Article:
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The Doctor Who Helps Hollywood Make Sense Of Medicine

A surgery portrayed on a television episode
Gottfried (left) wrote himself into the script to play a surgeon on one episode of ''Chicago Med''

Television medical dramas have been a staple in Hollywood for decades. But just how accurate are those surgery scenes on NBC’s “Chicago Med?” Could Holmes and Watson really solve a crime using the science portrayed in the CBS series “Elementary?” It is Dr. Oren Gottfried’s job to ensure that medical facts align with the fiction of Hollywood. 

Since 2013, Gottfried has served as a medical consultant and advisor to some of America’s favorite shows. Some would say Gottfried has had showbiz in his blood since childhood. He took up the violin and began acting in community theatre productions at age 5, but his career path took him in a completely different direction. Gottfried is a professor of neurosurgery at Duke University School of Medicine, a neurosurgeon and spine surgeon.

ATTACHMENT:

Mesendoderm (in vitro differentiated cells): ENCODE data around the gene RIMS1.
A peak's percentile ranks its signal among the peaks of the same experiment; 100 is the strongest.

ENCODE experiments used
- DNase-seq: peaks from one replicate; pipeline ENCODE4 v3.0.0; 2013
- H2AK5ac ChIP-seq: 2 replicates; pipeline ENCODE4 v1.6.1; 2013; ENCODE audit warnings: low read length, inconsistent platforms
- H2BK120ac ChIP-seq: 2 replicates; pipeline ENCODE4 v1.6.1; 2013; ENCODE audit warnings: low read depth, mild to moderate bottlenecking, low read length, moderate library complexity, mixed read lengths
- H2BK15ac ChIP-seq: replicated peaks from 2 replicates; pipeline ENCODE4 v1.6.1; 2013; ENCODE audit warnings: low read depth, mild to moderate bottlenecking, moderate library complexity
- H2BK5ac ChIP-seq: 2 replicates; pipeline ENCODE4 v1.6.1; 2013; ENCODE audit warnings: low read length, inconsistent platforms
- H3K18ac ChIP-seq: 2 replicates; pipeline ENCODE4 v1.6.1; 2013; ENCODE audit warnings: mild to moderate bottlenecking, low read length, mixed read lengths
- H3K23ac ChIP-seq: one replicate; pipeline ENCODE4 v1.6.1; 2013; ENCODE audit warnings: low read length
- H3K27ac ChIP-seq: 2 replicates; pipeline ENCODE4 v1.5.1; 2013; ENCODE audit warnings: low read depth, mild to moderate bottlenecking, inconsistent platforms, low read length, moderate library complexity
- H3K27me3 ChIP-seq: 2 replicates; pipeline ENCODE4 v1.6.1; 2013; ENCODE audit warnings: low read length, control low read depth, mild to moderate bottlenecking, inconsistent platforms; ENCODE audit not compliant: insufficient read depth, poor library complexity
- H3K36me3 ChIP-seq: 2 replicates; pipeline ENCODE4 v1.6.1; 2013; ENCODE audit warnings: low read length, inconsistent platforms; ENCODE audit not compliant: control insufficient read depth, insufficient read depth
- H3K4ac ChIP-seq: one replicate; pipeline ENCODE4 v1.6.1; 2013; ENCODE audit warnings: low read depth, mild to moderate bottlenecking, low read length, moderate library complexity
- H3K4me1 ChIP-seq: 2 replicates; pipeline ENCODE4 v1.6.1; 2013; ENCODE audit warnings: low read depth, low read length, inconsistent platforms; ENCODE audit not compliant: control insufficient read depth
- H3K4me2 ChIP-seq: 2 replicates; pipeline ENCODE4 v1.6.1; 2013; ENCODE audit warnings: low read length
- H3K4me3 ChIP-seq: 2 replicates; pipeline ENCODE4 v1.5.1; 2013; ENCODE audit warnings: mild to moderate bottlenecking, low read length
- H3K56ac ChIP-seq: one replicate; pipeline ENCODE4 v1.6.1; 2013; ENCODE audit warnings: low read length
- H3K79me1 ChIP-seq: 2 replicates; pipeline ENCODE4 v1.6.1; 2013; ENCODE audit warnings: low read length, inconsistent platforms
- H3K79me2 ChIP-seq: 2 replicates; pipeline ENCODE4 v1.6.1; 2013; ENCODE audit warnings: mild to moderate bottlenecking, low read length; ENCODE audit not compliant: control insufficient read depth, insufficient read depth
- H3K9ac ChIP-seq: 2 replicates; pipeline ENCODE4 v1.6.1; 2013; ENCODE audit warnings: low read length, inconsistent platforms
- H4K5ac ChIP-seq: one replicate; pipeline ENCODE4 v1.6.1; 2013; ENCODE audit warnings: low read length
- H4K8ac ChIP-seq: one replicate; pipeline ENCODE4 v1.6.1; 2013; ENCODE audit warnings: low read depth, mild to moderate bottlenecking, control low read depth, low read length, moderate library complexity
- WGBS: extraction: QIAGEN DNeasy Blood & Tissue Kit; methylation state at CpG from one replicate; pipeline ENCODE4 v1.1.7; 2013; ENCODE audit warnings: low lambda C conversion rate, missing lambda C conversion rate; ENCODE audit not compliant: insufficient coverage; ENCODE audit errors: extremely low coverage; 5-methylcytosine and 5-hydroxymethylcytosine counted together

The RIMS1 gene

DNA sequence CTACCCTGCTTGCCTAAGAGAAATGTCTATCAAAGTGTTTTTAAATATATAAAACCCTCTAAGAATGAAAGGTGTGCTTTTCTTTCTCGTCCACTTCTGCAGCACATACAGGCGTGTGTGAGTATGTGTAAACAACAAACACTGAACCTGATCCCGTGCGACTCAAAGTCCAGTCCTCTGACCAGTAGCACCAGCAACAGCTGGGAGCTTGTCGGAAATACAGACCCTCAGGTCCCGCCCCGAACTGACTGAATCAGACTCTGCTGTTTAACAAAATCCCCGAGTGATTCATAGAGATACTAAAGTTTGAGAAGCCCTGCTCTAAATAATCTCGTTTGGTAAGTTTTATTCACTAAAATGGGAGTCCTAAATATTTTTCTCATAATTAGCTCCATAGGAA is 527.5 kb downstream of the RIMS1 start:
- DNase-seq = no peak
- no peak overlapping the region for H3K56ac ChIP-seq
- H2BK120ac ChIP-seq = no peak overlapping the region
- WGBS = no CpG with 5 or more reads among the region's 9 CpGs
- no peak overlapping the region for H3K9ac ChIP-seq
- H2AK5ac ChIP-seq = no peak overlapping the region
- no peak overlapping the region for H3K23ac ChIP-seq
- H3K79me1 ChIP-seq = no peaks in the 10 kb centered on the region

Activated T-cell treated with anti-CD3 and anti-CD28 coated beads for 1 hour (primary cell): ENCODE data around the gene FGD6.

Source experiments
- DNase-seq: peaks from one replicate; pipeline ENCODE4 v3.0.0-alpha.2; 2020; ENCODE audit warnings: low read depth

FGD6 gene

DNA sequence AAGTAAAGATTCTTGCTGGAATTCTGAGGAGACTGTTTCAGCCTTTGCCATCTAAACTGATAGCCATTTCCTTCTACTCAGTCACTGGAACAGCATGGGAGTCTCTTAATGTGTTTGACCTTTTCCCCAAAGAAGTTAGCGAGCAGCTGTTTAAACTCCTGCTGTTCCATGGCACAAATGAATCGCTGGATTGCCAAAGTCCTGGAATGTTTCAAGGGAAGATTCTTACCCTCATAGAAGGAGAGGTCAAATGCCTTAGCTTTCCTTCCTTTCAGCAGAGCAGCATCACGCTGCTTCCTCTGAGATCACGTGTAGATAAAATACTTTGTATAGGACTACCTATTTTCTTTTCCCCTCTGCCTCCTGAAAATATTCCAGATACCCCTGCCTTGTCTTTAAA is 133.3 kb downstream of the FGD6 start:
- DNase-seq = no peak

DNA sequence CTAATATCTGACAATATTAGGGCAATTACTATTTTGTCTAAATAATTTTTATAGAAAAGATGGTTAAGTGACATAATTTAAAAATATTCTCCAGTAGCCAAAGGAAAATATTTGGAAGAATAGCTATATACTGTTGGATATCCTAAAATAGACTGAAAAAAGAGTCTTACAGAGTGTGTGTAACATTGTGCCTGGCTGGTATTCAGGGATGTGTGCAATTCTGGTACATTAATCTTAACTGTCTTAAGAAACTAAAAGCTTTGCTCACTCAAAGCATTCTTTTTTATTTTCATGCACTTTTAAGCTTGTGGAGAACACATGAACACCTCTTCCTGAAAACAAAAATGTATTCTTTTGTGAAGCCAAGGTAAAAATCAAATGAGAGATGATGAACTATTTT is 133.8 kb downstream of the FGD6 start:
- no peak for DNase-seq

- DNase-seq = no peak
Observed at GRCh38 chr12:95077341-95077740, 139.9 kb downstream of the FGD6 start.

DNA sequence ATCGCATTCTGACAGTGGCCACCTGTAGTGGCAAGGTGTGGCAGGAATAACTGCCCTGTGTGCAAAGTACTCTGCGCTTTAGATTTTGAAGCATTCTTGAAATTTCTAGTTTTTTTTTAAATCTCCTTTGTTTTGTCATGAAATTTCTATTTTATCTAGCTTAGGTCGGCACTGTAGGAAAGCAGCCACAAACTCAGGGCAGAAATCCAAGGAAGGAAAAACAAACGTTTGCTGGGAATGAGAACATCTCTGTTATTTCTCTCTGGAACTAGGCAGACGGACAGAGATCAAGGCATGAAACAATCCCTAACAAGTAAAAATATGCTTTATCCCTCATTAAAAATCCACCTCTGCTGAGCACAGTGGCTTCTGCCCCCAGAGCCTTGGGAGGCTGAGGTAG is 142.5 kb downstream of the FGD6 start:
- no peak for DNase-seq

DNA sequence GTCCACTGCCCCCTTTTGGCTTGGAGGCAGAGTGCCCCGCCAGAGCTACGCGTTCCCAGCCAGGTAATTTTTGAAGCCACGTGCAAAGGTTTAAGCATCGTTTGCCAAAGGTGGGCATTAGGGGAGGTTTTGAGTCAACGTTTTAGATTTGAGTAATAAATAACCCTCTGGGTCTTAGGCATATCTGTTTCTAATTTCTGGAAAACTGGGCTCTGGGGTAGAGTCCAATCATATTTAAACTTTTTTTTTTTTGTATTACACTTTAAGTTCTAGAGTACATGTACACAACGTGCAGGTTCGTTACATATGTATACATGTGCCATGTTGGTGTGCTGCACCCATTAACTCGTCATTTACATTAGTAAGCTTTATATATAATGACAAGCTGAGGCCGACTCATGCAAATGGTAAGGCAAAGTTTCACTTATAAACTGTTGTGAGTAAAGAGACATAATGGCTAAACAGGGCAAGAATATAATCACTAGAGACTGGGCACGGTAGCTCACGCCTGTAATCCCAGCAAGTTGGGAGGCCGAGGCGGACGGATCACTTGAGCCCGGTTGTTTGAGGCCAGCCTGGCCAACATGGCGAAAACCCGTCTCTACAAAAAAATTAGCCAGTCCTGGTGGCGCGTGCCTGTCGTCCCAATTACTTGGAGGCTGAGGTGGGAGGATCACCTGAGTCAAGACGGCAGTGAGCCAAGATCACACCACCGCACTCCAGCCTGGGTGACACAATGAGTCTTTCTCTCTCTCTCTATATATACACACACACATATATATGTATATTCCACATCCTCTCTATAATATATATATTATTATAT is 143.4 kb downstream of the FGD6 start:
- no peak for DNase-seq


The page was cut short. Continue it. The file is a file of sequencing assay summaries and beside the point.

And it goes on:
Picture of Gottfried in scrubs
Credit Courtesy of Oren Gottfried
Courtesy of Oren Gottfried
Gottfried specializes in surgical management of cervical, thoracic, lumbar and sacral spinal diseases.

He does 200-300 surgeries a year and has done extensive research on how to improve patient outcomes after neurosurgery or spine surgery. His life took an interesting turn after a cold call from a former Duke graduate. The writer left a message looking for medical advice for a television pilot he was writing. Gottfried forged a relationship that has turned into an interesting hobby.

Gottfried joins host Frank Stasio to talk about his work on and off TV. His current television shows include NBC’s “Chicago Med,” which airs Wednesdays at 8 p.m. and ABC’s “The Good Doctor,” which airs Mondays at 10 p.m.

Dana is an award-winning producer who began as a personality at Rock 92. Once she started creating content for morning shows, she developed a love for producing. Dana has written and produced for local and syndicated commercial radio for over a decade. WUNC is her debut into public radio and she’s excited to tell deeper, richer stories.
Longtime NPR correspondent Frank Stasio was named permanent host of The State of Things in June 2006. A native of Buffalo, Frank has been in radio since the age of 19. He began his public radio career at WOI in Ames, Iowa, where he was a magazine show anchor and the station's News Director.
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